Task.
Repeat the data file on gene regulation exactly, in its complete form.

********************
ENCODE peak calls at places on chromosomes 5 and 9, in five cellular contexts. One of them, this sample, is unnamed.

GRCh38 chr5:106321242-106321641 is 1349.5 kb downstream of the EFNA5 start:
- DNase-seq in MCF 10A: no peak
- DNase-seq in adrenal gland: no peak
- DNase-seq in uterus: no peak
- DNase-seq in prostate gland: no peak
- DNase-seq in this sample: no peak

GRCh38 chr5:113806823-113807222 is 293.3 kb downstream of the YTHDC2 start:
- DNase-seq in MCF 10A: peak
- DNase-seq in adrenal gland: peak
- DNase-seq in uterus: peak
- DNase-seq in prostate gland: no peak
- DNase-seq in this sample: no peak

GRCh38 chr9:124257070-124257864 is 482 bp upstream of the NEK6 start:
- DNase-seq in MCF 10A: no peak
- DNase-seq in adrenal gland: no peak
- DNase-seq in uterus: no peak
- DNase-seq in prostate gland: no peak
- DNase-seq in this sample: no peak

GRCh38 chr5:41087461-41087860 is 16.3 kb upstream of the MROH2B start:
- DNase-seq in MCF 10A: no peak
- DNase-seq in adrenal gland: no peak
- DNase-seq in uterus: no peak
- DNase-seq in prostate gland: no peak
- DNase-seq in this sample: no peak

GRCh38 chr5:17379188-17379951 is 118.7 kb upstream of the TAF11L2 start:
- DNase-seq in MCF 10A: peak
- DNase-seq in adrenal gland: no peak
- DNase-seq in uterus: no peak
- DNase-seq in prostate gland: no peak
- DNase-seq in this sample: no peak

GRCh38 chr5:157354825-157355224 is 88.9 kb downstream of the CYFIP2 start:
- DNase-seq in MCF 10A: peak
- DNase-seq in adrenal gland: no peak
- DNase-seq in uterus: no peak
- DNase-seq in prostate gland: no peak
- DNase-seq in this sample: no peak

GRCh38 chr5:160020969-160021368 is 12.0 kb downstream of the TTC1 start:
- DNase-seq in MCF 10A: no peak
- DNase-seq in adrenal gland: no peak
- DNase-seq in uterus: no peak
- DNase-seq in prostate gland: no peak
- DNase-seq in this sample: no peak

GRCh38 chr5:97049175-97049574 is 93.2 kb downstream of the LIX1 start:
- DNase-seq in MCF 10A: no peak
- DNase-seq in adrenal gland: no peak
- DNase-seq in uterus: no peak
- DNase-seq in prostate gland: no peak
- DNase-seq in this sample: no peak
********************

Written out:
ENCODE peak calls at places on chromosomes 5 and 9, in five cellular contexts. One of them, this sample, is unnamed.

GRCh38 chr5:106321242-106321641 is 1349.5 kb downstream of the EFNA5 start:
- DNase-seq in MCF 10A: no peak
- DNase-seq in adrenal gland: no peak
- DNase-seq in uterus: no peak
- DNase-seq in prostate gland: no peak
- DNase-seq in this sample: no peak

GRCh38 chr5:113806823-113807222 is 293.3 kb downstream of the YTHDC2 start:
- DNase-seq in MCF 10A: peak
- DNase-seq in adrenal gland: peak
- DNase-seq in uterus: peak
- DNase-seq in prostate gland: no peak
- DNase-seq in this sample: no peak

GRCh38 chr9:124257070-124257864 is 482 bp upstream of the NEK6 start:
- DNase-seq in MCF 10A: no peak
- DNase-seq in adrenal gland: no peak
- DNase-seq in uterus: no peak
- DNase-seq in prostate gland: no peak
- DNase-seq in this sample: no peak

GRCh38 chr5:41087461-41087860 is 16.3 kb upstream of the MROH2B start:
- DNase-seq in MCF 10A: no peak
- DNase-seq in adrenal gland: no peak
- DNase-seq in uterus: no peak
- DNase-seq in prostate gland: no peak
- DNase-seq in this sample: no peak

GRCh38 chr5:17379188-17379951 is 118.7 kb upstream of the TAF11L2 start:
- DNase-seq in MCF 10A: peak
- DNase-seq in adrenal gland: no peak
- DNase-seq in uterus: no peak
- DNase-seq in prostate gland: no peak
- DNase-seq in this sample: no peak

GRCh38 chr5:157354825-157355224 is 88.9 kb downstream of the CYFIP2 start:
- DNase-seq in MCF 10A: peak
- DNase-seq in adrenal gland: no peak
- DNase-seq in uterus: no peak
- DNase-seq in prostate gland: no peak
- DNase-seq in this sample: no peak

GRCh38 chr5:160020969-160021368 is 12.0 kb downstream of the TTC1 start:
- DNase-seq in MCF 10A: no peak
- DNase-seq in adrenal gland: no peak
- DNase-seq in uterus: no peak
- DNase-seq in prostate gland: no peak
- DNase-seq in this sample: no peak

GRCh38 chr5:97049175-97049574 is 93.2 kb downstream of the LIX1 start:
- DNase-seq in MCF 10A: no peak
- DNase-seq in adrenal gland: no peak
- DNase-seq in uterus: no peak
- DNase-seq in prostate gland: no peak
- DNase-seq in this sample: no peak